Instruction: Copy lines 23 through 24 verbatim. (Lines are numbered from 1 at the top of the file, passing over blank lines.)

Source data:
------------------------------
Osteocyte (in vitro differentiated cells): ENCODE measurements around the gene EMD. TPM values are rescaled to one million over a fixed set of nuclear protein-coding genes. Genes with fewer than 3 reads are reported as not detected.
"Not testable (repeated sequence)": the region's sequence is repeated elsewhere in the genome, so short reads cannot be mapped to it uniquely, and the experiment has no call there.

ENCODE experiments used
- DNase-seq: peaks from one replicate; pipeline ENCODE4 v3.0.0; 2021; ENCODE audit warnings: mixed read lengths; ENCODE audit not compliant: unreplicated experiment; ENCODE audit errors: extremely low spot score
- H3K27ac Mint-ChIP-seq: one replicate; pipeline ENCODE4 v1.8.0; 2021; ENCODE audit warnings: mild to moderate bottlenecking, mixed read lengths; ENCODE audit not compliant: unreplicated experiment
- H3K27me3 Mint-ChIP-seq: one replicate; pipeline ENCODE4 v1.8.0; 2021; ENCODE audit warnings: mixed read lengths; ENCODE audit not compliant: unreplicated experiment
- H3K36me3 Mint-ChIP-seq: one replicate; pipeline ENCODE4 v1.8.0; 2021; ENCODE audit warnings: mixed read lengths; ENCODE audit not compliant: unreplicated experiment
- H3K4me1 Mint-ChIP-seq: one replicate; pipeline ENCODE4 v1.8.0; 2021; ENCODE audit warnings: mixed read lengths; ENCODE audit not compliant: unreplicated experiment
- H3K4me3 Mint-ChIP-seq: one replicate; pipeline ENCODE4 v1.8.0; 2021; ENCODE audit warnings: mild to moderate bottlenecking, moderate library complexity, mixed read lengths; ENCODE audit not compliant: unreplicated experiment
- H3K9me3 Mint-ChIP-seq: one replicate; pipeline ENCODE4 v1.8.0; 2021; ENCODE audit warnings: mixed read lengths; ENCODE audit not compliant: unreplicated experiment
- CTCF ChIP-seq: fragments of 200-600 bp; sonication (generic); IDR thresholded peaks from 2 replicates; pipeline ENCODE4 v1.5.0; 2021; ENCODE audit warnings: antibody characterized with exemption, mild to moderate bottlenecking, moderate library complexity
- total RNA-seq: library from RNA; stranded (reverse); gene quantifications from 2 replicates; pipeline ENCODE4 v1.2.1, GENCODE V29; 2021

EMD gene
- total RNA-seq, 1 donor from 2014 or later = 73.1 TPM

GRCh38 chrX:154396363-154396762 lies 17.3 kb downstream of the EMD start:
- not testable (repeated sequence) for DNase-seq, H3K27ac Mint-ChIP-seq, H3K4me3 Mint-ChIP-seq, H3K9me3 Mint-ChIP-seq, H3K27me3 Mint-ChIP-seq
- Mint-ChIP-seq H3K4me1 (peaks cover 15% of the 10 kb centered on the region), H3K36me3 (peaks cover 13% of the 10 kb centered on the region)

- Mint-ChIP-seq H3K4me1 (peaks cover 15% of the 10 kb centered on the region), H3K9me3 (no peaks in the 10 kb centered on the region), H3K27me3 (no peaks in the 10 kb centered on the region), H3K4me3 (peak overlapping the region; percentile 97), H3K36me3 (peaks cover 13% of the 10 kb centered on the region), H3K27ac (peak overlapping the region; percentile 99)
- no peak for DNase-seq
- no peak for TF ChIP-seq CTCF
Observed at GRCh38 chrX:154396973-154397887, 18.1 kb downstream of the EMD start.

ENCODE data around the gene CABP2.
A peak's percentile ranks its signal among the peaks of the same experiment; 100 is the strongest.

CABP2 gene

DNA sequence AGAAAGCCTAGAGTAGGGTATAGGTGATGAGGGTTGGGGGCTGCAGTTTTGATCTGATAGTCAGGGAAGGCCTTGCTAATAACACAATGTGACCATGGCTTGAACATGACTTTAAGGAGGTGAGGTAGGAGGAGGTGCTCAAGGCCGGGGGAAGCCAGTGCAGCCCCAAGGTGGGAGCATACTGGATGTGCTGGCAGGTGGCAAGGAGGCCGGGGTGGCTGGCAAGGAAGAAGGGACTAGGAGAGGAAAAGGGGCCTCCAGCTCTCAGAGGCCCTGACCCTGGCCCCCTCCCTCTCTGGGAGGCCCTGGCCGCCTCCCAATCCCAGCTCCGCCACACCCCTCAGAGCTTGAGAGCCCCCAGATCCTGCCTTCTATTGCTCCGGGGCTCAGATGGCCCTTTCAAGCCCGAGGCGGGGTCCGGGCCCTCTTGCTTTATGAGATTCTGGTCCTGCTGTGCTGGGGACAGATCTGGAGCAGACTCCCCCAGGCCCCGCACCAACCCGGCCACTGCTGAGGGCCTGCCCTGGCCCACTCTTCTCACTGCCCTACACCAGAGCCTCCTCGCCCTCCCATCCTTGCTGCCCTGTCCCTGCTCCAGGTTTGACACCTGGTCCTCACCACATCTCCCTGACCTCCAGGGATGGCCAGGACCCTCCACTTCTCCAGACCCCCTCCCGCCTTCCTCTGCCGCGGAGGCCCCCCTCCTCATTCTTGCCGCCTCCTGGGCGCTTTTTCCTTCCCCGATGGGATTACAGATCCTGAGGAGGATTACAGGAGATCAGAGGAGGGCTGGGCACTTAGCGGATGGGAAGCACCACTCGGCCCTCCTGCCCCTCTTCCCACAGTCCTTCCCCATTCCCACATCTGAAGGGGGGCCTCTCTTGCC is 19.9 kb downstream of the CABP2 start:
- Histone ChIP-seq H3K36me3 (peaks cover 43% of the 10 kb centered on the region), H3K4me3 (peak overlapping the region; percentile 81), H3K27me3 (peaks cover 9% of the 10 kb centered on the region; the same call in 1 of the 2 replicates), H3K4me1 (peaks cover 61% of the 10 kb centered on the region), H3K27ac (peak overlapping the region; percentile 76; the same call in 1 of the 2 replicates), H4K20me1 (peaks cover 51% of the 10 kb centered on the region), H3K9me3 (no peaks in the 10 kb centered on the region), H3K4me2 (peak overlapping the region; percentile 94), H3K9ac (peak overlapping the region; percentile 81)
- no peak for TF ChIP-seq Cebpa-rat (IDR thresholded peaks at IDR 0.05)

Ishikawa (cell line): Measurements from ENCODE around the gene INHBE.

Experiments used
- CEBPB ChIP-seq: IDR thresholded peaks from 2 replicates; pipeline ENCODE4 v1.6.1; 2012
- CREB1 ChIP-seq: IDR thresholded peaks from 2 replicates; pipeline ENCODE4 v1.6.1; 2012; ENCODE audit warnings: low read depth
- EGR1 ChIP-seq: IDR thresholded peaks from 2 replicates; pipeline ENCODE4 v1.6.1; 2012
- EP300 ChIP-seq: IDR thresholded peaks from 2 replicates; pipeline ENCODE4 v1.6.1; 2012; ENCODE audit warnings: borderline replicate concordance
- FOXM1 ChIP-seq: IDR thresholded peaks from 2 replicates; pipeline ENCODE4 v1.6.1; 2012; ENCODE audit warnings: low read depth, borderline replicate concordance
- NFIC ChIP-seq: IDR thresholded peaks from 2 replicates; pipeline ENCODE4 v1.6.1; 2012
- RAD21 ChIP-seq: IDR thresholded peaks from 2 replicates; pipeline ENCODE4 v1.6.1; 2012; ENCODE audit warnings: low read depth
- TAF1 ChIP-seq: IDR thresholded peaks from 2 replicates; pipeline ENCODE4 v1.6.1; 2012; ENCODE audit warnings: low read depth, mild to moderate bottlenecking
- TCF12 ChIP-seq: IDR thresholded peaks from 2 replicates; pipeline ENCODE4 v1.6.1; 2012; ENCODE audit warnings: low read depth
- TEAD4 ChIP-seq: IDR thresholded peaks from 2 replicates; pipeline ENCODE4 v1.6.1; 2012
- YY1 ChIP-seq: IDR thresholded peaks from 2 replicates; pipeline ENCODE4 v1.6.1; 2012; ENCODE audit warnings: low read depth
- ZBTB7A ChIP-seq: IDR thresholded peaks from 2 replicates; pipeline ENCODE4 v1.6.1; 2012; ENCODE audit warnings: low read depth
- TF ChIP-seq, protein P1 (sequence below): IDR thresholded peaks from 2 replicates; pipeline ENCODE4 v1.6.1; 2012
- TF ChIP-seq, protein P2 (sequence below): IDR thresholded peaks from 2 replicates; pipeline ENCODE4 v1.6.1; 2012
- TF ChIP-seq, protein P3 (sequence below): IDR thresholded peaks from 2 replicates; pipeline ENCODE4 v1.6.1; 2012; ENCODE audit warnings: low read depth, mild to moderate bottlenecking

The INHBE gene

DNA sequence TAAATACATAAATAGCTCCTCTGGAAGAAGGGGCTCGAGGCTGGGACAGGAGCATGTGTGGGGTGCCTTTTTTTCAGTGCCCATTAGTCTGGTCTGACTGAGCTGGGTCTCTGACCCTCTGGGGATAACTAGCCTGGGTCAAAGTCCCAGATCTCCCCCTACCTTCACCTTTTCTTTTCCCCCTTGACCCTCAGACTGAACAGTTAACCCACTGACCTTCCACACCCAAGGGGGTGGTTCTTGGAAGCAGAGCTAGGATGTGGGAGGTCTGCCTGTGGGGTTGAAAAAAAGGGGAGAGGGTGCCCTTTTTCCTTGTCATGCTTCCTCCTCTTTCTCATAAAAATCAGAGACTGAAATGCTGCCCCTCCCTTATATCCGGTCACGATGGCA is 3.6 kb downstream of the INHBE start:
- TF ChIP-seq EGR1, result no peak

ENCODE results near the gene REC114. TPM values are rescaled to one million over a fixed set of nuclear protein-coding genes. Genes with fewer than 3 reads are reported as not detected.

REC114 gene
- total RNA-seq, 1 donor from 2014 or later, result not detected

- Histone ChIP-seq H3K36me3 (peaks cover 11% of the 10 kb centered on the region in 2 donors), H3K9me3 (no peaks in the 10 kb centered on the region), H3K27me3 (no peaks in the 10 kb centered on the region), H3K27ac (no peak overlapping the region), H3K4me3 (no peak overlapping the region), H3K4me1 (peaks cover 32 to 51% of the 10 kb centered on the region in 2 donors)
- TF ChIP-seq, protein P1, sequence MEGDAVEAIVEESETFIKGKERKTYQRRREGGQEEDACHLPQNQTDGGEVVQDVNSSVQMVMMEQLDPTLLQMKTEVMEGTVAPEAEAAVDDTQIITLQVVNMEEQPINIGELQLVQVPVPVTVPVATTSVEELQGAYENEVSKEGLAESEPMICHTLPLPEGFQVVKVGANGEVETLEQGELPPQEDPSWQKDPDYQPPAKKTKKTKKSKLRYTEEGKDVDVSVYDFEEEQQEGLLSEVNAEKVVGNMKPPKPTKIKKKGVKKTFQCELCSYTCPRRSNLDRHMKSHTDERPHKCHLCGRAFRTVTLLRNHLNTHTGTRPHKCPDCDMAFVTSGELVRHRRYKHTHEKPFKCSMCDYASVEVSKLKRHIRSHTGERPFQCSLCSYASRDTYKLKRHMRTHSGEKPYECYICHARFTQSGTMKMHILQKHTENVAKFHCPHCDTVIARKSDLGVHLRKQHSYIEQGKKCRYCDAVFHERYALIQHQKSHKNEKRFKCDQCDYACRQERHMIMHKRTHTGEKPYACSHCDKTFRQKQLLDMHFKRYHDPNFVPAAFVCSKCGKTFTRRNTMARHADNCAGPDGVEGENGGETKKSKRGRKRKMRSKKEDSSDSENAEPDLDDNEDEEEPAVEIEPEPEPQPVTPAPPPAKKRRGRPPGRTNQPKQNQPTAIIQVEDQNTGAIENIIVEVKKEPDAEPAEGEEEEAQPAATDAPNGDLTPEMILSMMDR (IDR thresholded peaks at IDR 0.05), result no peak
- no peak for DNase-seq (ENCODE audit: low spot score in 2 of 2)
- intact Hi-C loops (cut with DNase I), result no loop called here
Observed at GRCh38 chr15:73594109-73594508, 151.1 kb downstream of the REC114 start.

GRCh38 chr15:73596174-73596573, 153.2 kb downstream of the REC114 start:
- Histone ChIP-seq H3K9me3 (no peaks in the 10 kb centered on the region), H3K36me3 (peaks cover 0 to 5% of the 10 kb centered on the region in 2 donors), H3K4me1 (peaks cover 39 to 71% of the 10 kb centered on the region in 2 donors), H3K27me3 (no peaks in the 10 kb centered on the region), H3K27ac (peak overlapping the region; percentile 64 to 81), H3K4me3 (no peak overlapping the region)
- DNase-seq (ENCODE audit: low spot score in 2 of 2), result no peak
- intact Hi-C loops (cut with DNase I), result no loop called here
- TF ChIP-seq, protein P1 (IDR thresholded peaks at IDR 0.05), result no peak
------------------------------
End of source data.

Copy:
A peak's percentile ranks its signal among the peaks of the same experiment; 100 is the strongest.

CABP2 gene